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Fri, Apr 14, 2006

Big Brother Is Watching WHO??

TSA "Terrorist" Turns Out To Be A Homeward-Bound Marine

by ANN Senior Correspondent Kevin R.C. "Hognose" O'Brien

The Transportation Security Administration bagged a terrorist in Los Angeles International Airport Tuesday, or so they thought. Daniel Brown's name came up on their no-fly watchlist, so they dragged him into interrogation and grilled him, despite the protestations of Brown and his fellow travelers, who swore they could vouch for him.

The others in Brown's party went on their Northwest Airlines flight to Minneapolis-St. Paul, where they waited on a bus at the airport. You see, the detained man was Staff Sergeant Daniel Brown, USMC Reserve, and he was traveling with the other members of his Marine Reserve Military Police unit, which was heading home to Minnesota from eight months of combat in Iraq. The Marines were in full uniform and all, including Brown, had travel orders and military identification cards.

After attempts to stonewall under claims of "security," TSA spokesmen finally admitted that Staff Sergeant Daniel Brown was placed on the no-fly list, and ultimately detained, because they had detected gunpowder on his footgear -- not on this flight, but on a prior flight, which earned Brown a permanent place on the TSA's mysterious terrorist lists.

The footgear that had been exposed to gunpowder? Brown's combat boots, and the occasion of that flight was after his return from his first combat tour in Iraq. Gee... a combat Marine in Al-Anbar Province being exposed to gunpowder.

Exposure to gunpowder isn't something the TSA knows a lot about. Hey, who are you gonna believe, this here watchlist or your lyin' eyes?

Ultimately, the TSA screeners figured out that Brown really was a Marine, and no threat to his fellow passengers, and let him board a later flight. When he deplaned at MSP, his unit's bus was waiting -- his fellow Marines in it.

Marine 1st Sgt. Drew Benson explained why. "We don't leave anybody behind. We start together, and we finish together." All 26 Marines waited for Brown -- even though their families were waiting for them at a scheduled welcome-home bash at Fort Snelling.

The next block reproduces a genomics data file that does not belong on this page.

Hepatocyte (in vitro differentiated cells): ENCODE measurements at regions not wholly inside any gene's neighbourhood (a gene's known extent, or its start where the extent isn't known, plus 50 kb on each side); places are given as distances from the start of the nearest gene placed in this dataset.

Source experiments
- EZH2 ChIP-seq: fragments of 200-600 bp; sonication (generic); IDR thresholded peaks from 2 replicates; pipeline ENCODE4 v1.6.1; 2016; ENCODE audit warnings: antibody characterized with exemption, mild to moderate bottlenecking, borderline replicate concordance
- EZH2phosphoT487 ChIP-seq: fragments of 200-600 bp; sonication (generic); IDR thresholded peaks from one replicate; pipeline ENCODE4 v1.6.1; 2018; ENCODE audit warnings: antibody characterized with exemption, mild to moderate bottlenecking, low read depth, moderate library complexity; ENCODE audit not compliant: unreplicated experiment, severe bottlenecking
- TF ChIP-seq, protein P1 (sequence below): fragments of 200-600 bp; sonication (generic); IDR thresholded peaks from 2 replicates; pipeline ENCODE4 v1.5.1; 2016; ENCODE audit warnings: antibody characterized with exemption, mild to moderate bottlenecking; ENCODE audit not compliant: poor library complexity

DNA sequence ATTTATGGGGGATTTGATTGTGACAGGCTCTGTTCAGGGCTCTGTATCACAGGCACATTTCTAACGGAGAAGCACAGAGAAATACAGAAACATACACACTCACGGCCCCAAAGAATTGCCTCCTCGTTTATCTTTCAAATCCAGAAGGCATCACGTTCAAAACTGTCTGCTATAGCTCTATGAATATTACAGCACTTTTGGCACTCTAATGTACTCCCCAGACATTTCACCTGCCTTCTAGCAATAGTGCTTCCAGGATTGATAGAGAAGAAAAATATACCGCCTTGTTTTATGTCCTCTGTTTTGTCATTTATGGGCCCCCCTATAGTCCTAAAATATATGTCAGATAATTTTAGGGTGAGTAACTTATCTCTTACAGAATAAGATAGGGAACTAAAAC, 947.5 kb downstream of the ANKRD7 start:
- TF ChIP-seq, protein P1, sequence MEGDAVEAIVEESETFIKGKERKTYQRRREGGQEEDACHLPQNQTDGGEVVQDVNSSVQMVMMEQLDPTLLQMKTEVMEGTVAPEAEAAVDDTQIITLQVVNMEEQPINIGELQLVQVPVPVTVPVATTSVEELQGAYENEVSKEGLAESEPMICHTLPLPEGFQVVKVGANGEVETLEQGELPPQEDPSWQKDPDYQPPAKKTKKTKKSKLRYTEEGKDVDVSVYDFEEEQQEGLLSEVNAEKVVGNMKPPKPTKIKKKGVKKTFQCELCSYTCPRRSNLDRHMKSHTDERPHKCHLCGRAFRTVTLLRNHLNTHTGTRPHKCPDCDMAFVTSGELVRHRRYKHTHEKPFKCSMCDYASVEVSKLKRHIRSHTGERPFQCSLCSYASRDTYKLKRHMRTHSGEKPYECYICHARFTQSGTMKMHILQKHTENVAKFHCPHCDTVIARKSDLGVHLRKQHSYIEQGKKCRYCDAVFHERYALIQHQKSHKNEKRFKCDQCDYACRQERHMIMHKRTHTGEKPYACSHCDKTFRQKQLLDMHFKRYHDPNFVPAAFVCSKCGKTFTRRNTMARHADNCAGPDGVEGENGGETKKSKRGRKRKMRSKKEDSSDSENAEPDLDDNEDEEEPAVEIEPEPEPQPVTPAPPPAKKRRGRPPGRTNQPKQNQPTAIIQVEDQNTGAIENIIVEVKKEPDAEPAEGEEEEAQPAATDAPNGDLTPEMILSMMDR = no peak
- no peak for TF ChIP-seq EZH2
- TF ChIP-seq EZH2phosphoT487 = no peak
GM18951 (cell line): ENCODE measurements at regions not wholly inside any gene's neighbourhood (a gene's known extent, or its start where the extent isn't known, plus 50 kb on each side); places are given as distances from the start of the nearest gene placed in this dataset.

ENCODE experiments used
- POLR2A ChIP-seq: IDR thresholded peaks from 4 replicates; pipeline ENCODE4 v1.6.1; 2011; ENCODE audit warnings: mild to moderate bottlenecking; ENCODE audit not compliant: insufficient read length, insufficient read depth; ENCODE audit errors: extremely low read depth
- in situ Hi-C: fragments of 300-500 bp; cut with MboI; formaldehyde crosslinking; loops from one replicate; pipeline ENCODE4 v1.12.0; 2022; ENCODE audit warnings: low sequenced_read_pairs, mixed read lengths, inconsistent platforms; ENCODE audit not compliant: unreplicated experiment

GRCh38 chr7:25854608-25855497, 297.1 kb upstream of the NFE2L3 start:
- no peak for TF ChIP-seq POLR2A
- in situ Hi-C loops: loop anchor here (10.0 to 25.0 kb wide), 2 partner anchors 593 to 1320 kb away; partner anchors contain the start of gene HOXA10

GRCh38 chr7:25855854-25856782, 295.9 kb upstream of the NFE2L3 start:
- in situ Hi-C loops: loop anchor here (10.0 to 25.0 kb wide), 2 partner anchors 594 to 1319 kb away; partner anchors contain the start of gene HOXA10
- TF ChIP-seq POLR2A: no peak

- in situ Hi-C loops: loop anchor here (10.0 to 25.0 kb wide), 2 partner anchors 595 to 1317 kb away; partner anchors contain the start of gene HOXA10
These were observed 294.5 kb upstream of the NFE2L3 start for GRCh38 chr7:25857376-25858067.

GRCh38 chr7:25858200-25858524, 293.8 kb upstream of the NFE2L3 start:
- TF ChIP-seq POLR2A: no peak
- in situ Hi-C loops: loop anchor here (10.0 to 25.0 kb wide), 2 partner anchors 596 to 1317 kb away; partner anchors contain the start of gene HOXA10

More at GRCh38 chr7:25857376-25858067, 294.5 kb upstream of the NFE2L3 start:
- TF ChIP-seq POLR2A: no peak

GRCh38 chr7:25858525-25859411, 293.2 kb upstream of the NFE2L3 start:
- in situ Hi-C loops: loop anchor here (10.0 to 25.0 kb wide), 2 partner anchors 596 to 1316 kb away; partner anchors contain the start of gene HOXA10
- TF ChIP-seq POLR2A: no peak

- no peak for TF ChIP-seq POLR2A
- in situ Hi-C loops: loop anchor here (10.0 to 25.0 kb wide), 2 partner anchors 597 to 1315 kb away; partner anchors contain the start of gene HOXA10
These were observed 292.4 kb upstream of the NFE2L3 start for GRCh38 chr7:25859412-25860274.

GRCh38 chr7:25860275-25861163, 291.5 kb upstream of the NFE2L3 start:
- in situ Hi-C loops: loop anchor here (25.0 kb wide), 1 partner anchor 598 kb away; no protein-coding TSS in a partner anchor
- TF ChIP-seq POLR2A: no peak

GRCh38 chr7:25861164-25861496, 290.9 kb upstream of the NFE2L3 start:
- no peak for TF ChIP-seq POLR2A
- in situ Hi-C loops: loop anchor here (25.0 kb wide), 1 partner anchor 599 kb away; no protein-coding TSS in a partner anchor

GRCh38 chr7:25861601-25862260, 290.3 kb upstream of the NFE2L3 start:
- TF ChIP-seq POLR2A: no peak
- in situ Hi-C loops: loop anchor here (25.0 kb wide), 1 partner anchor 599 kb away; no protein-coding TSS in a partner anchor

Brown's mother Terry was glad they did. "They all come back together... no matter what it takes and I think that's very important," she told WCCO-TV.

Frequent TSA critic Richard A. Altomare, Founder and Chairman of the Coalition for Luggage Security -- and a former marine -- said, "I'm proud that Sergeant Dan Brown's Marine unit refused to report to their post until the 'man left behind' was permitted to get on a passenger plane. This TSA's bloated bureaucracy with documented insensitive treatment of countless Americans really rings home a need to dismantle their growing airport agency before all American freedoms are lost -- since now even the United States Marines can't help us."

The TSA watch lists are shrouded in such secrecy that it's impossible to tell if they have done any good. The TSA refuses to say how people get on the list or even how many are on. On the other hand, the absurdities of the list have been well publicized.

Senator Ted Kennedy, former child actor David Nelson, and other celebrities have turned up on the list. (TSA explained to Sen. Kennedy that there was a terrorist who once used "T. Kennedy" as an alias. "T" is not one of the Senator's initials; his full name is Edward Moore Kennedy).

Some of our own writers were placed on the list after we ran several Aero-Views critical of TSA management.

In the last few weeks, a DHS official originally recruited by TSA was in the news after being caught in a child sex sting; as Aero-News reported, before joining TSA he took early retirement from Time magazine after a porn scandal there.

Last month, a classified Government Accountability Office report leaked to NBC News reportedly revealed that security testers were able to bring bomb-making materials through TSA security at 21 of 21 airports tested.

But the TSA will not strike its colors; it has not yet begun to fight. Boston TSA head George Naccara told CSO Online, a magazine for security executives, last month that the TSA needed to extend its unique approach to security to other modes of transport: "subway stations, rail terminals, cruise ship and ferry docks, even special events like conventions."

"TSA was never clearly given a mandate to focus only on aviation," Naccara said. "I want to bring a sense of urgency to other modes and explain to them what we do and how it can be adapted to work in their environments."

Meanwhile, does the Marine of the hour have any words? Turns out he does.  "As somebody who has served 16 months over in Iraq for the U.S. Marine Corps and come home and get hassled by TSA, it's kind of a major disappointment," Daniel Brown told TV station WCCO. "I've been fighting terrorism for the last 16 months in Iraq. I don't think I should have to come home and deal with this."

Brown's father Carey echoed his son's sentiments. "For an individual who spent two tours over in Iraq fighting for his country, I think it's one of the biggest bogus things they could ever come up with."

WIth luck, no one at TSA will take that as a challenge.



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